Whilst standardised inflation data for the UK actually fell in September, all signs show that the Bank of England (BoE) is contemplating an imminent increase in interest rates. Certainly, the Gilt market thinks so and (despite a fall on Friday) yields have risen more than 320% since this time last year. This may start feeding through into a higher cost of borrowing.
September’s fall in inflation doesn’t take account of the surge in petrol prices and household energy costs which will directly feed into the data when October’s inflation figures are announced. The BoE may well buckle under pressure of these figures and raise rates.
In my humble opinion, that would be a mistake as the UK economy remains fragile and it would certainly spook the equity market. We will have to see how things unfold; this key lever to shape economic output has really only one direction to go from its historic low level – the timing to any increase is critical. Many of the normal economic signals that would inform the BoE are being partially masked by stag/reflation, as well as a litany of other external forces, and any changes they make during this period may well fall into the category of “art” rather than science.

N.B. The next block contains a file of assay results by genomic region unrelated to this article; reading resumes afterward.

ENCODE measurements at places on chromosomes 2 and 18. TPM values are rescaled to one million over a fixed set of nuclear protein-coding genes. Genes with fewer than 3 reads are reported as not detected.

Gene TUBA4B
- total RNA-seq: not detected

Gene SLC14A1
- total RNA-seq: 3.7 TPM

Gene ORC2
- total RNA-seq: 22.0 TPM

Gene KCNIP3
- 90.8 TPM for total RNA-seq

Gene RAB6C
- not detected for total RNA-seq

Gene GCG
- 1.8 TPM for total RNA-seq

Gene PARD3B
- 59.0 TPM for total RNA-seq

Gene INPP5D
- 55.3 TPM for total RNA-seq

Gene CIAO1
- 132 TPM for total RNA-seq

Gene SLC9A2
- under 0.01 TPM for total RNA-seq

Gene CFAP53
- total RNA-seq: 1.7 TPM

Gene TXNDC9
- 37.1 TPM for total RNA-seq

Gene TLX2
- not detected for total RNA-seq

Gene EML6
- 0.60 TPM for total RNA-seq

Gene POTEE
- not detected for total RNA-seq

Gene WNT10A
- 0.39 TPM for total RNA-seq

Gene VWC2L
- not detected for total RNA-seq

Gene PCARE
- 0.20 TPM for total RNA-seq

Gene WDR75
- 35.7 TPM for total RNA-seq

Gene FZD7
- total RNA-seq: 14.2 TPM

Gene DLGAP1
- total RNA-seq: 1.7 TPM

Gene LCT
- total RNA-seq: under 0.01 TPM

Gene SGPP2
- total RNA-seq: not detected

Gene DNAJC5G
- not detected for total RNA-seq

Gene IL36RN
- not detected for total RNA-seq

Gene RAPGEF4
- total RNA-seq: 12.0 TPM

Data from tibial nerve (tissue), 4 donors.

Damage has already been done in the Mid-Cap space which is more reflective of the domestic “real” economy and, quietly, the Mid 250 index fell some 7% from peak over the last 6 weeks – though it has begun to rally since.
Back to the real action, and it was a good week for equity investors as most company earnings came in higher than expected. The S&P 500 tested new highs, with the tech-heavy NASDAQ not far behind… before disappointing results from Intel and Snapchat spoilt the party.
Several individual technology stocks rose to all-time highs last week and Tesla shares extended their rally – shares surged after posting record profit and revenue, along with strong margins. Netflix, eBay and Microsoft also touched new all-time highs during Fridays’ (22.10.2021) trading session.
Despite blips in the tech sector, the overall earnings season has been very good so far, boosting the broader market back to an all-time high following a two-month lull. Still, things may still seem a little uncertain for investors looking toward the end of the year.
Headwinds are in plentiful supply – cost pressures, labour shortages and commentary from company management on earnings calls. FED chair, Jerome Powell, also seems to be turning more hawkish in the face of unrelenting inflation data. Strong jobs data added to the pressure on the Central bank to commence asset purchase tapering.
Over in Asia, investors’ fears of a Chinese property crisis were eased somewhat with the news that Evergrande has been able to settle a key interest payment that was due to foreign bondholders, staving off (at least for now) a default for the property developer.
Author: Tom McGrath.
This financial market commentary is for the week commencing Monday 25th October 2021.